Manipur: Misleading information shared about India tensions

Burnt out water tanker in Manipur state, India
Image caption,Violence broke out in Manipur in early May

Misinformation has been widely shared in the violence-hit state of Manipur in north-east India, despite attempts by authorities to quash it by restricting internet access.

The conflict between the majority Meitei community and the tribal Kuki minority recently made global headlines after a video of a mob of men assaulting and stripping two women went viral, sparking outrage in India and beyond.

Warning: This article contains details some readers may find distressing

False claims about sexual violence

Attacks on women have been a particular source of false and misleading claims, dating back to the upsurge in violence in Manipur in early May.

The authorities shut down mobile internet services as soon as clashes began on 3 May to stop the spread of “disinformation and false rumours, through various social media platforms”.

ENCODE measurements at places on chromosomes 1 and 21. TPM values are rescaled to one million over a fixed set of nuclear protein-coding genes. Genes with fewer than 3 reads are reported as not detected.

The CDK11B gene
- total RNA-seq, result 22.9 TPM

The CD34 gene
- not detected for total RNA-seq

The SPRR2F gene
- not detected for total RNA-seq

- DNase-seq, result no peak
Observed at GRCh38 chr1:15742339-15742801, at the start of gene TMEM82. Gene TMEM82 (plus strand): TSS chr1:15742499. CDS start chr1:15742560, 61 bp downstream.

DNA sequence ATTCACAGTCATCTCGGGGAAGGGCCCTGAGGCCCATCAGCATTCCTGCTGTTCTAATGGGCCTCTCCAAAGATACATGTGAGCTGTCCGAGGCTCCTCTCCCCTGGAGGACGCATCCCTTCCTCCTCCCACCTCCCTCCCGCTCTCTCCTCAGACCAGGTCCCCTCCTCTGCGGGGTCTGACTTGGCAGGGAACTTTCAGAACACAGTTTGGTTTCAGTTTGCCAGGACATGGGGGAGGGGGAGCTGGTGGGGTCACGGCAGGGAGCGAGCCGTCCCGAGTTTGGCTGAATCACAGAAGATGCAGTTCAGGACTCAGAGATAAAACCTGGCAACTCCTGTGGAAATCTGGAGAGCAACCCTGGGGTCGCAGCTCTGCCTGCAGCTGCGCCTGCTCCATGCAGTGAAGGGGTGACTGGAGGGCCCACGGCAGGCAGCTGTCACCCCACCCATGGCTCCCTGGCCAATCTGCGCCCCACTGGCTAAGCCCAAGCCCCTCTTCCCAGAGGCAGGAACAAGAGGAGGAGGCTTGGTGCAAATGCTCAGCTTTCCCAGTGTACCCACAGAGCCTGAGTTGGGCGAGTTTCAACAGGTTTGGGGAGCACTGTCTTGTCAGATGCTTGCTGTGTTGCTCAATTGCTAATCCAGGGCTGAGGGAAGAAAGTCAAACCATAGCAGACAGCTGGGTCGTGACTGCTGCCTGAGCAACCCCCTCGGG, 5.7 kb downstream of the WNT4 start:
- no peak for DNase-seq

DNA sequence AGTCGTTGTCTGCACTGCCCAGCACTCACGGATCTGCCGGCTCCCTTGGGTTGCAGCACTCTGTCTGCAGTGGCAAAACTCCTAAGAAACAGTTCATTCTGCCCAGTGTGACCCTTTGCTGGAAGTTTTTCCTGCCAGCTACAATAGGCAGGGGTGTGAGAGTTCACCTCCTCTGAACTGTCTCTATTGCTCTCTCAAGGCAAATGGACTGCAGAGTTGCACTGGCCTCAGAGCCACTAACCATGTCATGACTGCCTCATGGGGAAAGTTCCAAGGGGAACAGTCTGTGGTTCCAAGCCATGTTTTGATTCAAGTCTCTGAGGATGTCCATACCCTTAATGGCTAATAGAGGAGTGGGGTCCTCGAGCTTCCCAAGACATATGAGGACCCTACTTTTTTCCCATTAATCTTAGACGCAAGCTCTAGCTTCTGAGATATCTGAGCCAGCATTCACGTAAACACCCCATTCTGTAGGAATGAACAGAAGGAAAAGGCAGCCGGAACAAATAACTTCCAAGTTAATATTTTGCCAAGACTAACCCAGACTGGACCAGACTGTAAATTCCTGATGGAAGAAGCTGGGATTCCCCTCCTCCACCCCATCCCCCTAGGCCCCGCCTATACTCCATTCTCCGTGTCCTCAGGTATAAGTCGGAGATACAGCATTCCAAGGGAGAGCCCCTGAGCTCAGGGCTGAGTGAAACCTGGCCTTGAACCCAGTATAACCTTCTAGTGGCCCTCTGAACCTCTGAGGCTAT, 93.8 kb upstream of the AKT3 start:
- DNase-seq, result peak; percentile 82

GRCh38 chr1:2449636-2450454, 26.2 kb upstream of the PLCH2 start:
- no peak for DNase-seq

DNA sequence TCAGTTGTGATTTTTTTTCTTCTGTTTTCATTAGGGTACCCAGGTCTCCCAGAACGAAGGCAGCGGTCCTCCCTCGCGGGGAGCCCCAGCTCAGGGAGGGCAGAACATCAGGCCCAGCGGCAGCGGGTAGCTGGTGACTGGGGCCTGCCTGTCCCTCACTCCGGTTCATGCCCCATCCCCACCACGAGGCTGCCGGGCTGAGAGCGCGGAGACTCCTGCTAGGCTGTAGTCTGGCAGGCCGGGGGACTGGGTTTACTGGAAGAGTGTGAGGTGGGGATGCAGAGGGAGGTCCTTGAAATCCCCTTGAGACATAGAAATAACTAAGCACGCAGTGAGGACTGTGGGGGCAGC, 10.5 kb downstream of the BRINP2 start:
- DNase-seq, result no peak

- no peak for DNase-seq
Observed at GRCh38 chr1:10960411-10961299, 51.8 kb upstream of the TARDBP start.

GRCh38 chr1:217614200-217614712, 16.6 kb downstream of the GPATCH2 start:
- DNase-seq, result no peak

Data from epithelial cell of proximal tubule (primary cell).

A day later that was extended to include all internet services in the state.

Screengrab of tweet

But by then a graphic image of the body of a woman, wrapped in a plastic bag, incorrectly said to be a Meitei nurse who was raped and murdered by Kuki men, was already circulating.

Not only had the image appeared on social media, we have seen evidence of it also being shared on WhatsApp in the district of Churachandpur where clashes broke out on 3 May.

The claims surrounding the image are false because it not from Manipur at all. It is a photo of Aayushi Chaudhary, a 21-year-old woman who was killed in Delhi in November last year. Similarly, a false claim emerged on 5 May on social media that the bodies of 37 Meitei women, who had been raped and killed, and the body of a seven-year-old Meitei child, were at the Shija hospital in Manipur’s capital Imphal, awaiting post-mortems.

On Twitter, a number of posts repeated this claim, with almost identical wording. The posts were shared by newly-created accounts.

The BBC has also seen identically-worded text messages circulated in the local Manipuri language, as pictured in the example below. We’ve been told by journalists working in Manipur that, despite the mobile shutdown, it was still possible to communicate via text message.

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